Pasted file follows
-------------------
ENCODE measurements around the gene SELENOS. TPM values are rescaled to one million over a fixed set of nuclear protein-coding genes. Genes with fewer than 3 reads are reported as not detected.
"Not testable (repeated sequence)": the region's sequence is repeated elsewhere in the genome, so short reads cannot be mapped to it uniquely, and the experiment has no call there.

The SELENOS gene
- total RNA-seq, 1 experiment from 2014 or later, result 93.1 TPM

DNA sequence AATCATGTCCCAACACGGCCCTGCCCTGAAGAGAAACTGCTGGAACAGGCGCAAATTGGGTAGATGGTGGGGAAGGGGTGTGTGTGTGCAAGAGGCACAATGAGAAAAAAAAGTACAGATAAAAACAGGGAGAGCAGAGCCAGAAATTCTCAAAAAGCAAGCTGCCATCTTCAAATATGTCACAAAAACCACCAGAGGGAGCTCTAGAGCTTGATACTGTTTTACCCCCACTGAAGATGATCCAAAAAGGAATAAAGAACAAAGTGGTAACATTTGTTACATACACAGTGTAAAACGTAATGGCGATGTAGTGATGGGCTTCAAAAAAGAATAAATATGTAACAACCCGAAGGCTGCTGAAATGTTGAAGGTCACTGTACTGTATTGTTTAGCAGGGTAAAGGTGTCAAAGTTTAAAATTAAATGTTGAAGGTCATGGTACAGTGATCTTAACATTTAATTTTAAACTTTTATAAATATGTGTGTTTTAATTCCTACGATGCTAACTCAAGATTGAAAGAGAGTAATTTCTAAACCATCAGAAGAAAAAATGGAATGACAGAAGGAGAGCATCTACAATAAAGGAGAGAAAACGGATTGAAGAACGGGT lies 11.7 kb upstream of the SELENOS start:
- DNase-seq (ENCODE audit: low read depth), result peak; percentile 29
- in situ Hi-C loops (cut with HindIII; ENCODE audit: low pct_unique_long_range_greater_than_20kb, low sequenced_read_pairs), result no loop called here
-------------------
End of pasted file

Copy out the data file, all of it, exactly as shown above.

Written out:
ENCODE measurements around the gene SELENOS. TPM values are rescaled to one million over a fixed set of nuclear protein-coding genes. Genes with fewer than 3 reads are reported as not detected.
"Not testable (repeated sequence)": the region's sequence is repeated elsewhere in the genome, so short reads cannot be mapped to it uniquely, and the experiment has no call there.

The SELENOS gene
- total RNA-seq, 1 experiment from 2014 or later, result 93.1 TPM

DNA sequence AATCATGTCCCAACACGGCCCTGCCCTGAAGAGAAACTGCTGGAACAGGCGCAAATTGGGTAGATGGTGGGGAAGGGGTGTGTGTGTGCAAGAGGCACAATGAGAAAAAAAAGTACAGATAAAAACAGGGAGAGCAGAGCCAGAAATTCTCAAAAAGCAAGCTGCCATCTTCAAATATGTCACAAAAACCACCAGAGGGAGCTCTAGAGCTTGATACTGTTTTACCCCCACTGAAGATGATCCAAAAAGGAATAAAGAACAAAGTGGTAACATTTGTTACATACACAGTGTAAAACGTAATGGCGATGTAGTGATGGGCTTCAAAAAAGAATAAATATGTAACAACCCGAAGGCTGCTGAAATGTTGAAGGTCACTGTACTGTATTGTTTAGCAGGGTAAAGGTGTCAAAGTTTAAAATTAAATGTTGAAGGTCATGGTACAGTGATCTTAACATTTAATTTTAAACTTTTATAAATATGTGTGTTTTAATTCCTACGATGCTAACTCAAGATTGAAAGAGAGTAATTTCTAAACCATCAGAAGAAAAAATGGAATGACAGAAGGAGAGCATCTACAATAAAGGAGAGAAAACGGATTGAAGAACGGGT lies 11.7 kb upstream of the SELENOS start:
- DNase-seq (ENCODE audit: low read depth), result peak; percentile 29
- in situ Hi-C loops (cut with HindIII; ENCODE audit: low pct_unique_long_range_greater_than_20kb, low sequenced_read_pairs), result no loop called here